New Zealand –The Land of the Shamel
New Zealand –The Land of the Shamel.
“Why go to New Zealand when Scotland is just a few hours away?” – The most frequent question I got asked when bragging about my impending trip across the world to the beautiful New Zealand.
“You’re only going for A WEEK?!!” – The second most frequent question I got asked when, once again, bragging about my trip.
Yes OK, I went to New Zealand for a week. Well just over a week… we left on the Wednesday and were home the following Friday. So technically, TECHNICALLY…. it was 9 days.
I was lucky enough to check out our Kiwi Discovery programme, to discover the natural beauty of the country so we can better sell it to our customers. It certainly worked, I’ve not been able to stop going on about it since my return.
After what seemed like days, we finally arrived into Auckland. We were 20 weary travellers, who wanted nothing more than a shower and a lovely soft bed as we were about to be thrown into a jam packed week with no time to rest. Spirits were instantly lifted however (as we were a group of predominantly girls) when we were greeted by a 6’4 blonde haired, blue eyed, tattoo riddled bus driver making me immediately wish I had brushed my hair in the last 24 hours. His name was Spoon… our beloved Spoon… and he was doomed to take us on our quick scoot around the North Island.
One of my favourite stops, which happened to be the first, was Raglan, a beautiful sea-side village with their industry based predominantly around fishing and surfing. We spent the evening on a fantastic sunset cruise with canapés, wine (in my case, for some reason I reverted back to being a 15 year old – Smirnoff ice) loud music and the delightful sound of strangers drunkenly bonding into friends.
Bright and early the next morning was time for our surf lesson. The bay was a brilliant location for beginners, with an enormous stretch of beach and perfect one-direction waves, it made for a fantastically giggly morning as we all attempted to stand up on our massive foam surf boards.
Another one of the lasting memories I will have of the trip was our stay at this incredible eco conservation reserve called Blue Duck Lodge. A really interesting fact about New Zealand, is there was originally no land predators before the European arrived so many of the birds evolved not to fly, because they didn’t need to! Since the introduction of our land predators such as stoats, rats, cats and weasels many of their indigenous birds are now extinct.
It’s really sad, as they had some of the rarest and most beautiful species of birds that are no more and this wonderful eco-lodge spends their time trying to conserve the real nature of New Zealand, specifically the Blue Duck.
We arrived in the dark with the beauty of this reserve just an image in our minds put there by the bus drivers who clearly idealised this stop. It was quickly forgotten however thanks to the camp fire and the arrival or beer. The next morning was such a beautiful surprise (even if our heads were a little sore) to see how absolutely stunning this place was. It was like a mix between Lord of the Rings and an Asian rain forest!
Another nice surprise was a huge horse trotting towards us being ridden by none other than a real cowboy (or so it seems to us city folk – oh how we swooned). My hand shot up at the chance of going horse riding across the gaping craters, idyllic waterfalls, brambly rainforest and breathtaking scenery and it was by far my favourite experience of the whole trip.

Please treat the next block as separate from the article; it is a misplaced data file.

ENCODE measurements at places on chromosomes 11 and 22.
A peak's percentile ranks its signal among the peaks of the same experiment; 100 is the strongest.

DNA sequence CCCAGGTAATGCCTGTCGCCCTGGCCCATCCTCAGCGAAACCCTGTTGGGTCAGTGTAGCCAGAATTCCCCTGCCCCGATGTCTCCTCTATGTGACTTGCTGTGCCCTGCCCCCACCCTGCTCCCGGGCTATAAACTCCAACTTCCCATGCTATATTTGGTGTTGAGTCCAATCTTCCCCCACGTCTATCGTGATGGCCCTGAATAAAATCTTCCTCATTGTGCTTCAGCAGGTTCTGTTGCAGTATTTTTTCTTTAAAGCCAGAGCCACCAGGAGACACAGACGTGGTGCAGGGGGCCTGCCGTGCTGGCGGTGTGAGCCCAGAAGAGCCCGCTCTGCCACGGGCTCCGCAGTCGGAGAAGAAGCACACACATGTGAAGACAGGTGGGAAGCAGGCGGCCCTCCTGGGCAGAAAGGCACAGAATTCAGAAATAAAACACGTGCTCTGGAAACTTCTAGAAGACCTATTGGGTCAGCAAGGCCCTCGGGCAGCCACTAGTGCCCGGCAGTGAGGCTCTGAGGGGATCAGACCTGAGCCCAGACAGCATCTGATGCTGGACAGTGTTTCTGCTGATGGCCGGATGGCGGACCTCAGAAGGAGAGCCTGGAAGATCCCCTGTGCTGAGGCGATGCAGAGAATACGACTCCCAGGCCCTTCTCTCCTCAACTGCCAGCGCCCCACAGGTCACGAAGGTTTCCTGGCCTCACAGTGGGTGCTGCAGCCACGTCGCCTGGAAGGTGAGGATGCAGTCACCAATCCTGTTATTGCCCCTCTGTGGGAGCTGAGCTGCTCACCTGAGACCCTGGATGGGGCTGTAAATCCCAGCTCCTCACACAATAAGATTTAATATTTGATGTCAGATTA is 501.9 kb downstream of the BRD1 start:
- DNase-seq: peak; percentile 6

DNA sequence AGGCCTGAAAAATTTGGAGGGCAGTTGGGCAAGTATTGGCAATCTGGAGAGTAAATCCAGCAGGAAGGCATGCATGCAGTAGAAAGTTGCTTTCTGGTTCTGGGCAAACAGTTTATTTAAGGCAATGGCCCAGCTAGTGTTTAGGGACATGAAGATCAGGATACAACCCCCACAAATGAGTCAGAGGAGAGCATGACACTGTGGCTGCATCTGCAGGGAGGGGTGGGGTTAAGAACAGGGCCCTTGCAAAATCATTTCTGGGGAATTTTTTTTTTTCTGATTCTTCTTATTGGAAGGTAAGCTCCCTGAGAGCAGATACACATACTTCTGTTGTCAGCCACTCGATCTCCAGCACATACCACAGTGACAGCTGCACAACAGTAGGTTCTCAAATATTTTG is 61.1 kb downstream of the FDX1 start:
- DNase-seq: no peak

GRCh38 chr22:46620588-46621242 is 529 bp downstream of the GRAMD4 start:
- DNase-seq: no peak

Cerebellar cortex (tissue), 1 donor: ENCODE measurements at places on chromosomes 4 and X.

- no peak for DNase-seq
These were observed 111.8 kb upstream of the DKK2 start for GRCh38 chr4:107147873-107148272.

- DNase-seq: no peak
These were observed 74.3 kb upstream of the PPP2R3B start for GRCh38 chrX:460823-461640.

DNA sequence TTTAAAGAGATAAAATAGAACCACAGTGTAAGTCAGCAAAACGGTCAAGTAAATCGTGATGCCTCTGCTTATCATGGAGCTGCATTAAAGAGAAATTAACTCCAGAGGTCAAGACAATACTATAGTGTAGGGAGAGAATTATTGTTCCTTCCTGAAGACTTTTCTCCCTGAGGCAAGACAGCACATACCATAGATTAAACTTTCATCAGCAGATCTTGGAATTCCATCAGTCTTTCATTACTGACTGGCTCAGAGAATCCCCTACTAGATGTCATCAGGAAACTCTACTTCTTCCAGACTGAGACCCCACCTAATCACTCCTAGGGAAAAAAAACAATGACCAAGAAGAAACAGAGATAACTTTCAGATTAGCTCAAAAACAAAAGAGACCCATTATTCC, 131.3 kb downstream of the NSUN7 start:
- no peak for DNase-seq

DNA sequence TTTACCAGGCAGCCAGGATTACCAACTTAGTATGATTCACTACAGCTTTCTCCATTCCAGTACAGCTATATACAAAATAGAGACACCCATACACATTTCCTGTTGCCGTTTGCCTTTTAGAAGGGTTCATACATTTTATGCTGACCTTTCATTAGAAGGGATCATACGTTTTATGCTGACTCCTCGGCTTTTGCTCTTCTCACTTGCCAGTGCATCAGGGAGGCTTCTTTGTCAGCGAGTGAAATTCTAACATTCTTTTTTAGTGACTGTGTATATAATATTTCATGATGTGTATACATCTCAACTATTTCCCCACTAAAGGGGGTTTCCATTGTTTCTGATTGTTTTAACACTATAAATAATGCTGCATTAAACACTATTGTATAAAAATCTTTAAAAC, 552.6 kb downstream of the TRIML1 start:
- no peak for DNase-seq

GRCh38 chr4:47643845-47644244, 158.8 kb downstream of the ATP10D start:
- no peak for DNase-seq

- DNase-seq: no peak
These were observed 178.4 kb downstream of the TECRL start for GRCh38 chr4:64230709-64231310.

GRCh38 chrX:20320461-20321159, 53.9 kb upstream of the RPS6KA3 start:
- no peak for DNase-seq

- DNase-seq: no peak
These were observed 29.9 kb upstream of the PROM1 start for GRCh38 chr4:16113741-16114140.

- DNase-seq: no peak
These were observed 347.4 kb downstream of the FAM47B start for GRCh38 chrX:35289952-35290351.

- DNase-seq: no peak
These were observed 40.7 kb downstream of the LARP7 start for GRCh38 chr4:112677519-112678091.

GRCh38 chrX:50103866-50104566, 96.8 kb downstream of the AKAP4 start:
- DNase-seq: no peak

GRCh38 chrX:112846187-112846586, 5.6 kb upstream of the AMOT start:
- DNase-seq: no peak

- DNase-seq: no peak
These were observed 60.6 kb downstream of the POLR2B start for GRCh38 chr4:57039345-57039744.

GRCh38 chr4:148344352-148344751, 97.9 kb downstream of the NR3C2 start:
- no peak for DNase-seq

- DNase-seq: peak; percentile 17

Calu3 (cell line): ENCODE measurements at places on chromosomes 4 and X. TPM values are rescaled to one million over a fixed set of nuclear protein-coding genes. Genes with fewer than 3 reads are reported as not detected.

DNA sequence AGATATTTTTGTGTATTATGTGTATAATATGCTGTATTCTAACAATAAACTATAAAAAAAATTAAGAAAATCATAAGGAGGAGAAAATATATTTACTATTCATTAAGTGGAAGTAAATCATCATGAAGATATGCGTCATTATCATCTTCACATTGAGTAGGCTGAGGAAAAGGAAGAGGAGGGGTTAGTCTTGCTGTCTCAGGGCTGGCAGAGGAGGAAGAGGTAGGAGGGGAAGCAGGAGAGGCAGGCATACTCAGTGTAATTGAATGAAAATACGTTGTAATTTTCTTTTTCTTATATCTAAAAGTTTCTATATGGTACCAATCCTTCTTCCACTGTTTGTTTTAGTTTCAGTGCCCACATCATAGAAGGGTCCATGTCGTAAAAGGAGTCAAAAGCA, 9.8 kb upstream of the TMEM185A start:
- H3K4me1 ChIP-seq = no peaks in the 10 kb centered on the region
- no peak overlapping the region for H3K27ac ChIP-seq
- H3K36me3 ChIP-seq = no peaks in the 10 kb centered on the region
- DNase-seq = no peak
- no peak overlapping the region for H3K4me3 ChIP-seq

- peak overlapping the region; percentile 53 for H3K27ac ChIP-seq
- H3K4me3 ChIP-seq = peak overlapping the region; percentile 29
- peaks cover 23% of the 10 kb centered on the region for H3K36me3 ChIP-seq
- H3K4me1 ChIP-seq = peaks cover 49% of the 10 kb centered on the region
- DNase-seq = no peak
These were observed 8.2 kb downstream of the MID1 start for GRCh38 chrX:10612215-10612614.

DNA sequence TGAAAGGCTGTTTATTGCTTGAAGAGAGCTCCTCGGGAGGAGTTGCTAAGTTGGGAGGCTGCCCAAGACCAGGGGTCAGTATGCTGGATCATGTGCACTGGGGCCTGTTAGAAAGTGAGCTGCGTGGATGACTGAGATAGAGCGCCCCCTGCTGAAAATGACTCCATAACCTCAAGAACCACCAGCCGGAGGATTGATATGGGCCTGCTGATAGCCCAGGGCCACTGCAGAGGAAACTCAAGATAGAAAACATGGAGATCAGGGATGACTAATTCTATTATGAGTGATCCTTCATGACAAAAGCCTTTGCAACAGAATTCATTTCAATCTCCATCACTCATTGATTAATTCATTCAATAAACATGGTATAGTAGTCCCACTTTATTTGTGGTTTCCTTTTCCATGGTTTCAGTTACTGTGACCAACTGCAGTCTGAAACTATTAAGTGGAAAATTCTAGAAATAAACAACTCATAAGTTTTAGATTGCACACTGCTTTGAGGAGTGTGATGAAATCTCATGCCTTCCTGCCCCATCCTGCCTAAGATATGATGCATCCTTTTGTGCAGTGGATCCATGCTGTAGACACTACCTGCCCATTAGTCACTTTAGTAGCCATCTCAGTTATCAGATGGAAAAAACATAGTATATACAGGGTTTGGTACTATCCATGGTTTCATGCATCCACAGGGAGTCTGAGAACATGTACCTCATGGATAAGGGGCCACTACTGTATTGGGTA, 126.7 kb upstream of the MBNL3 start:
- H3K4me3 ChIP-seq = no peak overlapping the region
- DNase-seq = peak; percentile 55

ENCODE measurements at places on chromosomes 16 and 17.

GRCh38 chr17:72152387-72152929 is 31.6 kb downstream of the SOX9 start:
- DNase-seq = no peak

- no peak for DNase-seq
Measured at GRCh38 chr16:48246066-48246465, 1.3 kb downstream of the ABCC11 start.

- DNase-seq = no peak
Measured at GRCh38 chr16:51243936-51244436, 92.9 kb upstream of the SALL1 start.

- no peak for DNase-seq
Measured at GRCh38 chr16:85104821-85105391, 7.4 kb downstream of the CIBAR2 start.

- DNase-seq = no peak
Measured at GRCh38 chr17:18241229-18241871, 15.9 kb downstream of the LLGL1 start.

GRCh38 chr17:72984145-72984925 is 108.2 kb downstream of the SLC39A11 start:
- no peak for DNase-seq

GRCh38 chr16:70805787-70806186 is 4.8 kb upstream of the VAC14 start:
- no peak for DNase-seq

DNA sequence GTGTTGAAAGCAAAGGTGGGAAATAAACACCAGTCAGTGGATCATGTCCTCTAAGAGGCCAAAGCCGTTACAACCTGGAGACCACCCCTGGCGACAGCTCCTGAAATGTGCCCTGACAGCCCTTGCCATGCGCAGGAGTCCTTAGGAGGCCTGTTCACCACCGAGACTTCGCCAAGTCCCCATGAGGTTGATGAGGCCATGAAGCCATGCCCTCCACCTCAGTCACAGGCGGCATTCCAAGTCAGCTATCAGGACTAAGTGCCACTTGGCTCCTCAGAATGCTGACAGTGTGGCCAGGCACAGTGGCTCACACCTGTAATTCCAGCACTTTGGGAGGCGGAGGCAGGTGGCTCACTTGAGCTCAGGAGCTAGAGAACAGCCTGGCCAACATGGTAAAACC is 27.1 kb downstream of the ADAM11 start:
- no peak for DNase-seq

Did I mention part of this trip was to do a Sky Dive over Lake Taupo? I do like to think that I’m a bit adventurous even though there is ZERO evidence to prove this… except maybe the grade 2 white-water rafting I did in Australia, which really was just like canoeing down a slightly bumpy river. The sky dive was part of the trip that I was DREADING but knew I’d absolutely have to do it.
The day came… the butterflies started attacking me… the nausea increased… And I started to calculate all the ways I could die. We arrived at the air field (I got the picture with the plane, so all those random FB friends can think I did it) and we got set up. They told us we had to wait for a bit more blue sky before we could go up, so naturally I was praying for rain. THANKFULLY for me, the weather was too bad to do it. OMG THE RELIF!
Last but not least I thought I’d mention the night we stayed at a Marae, which is a traditional sacred and spiritual place for the local people – the Maoris. It was really great to get to learn about the people who originally inhabited this country, to find out about their traditions, their beliefs, their ways of life and how they’ve adapted to the introduction of western modernity. We watched their performance and we spent all evening asking questions and listening to fascinating stories. I found it really special the way they spoke about the females in their culture – we are more important than men… FINALLY someone has realised!! They explained women are the givers of life, the makers of a tribe and should only be treated with the utmost care and respect. It was awesome; a really unique experience that I was so pleased is included in the bus route.
All this is just a snippet of the North Island, I haven’t been able to cram everything in, so imagine how much you could do with 4/6 weeks around both the Islands! New Zealand is just fantastic. It’s is terrifyingly adventurous, outrageously friendly and ridiculously beautiful.
To find out more about the Kiwi Discovery Bus Pass click here: Kiwi Discovery.
…oh and you might be thinking to yourself ‘yeh that all sounds great but what the hell is a bloody Shamel?!’ … I can’t give it all away can I! Guess you’ll have to go and find out!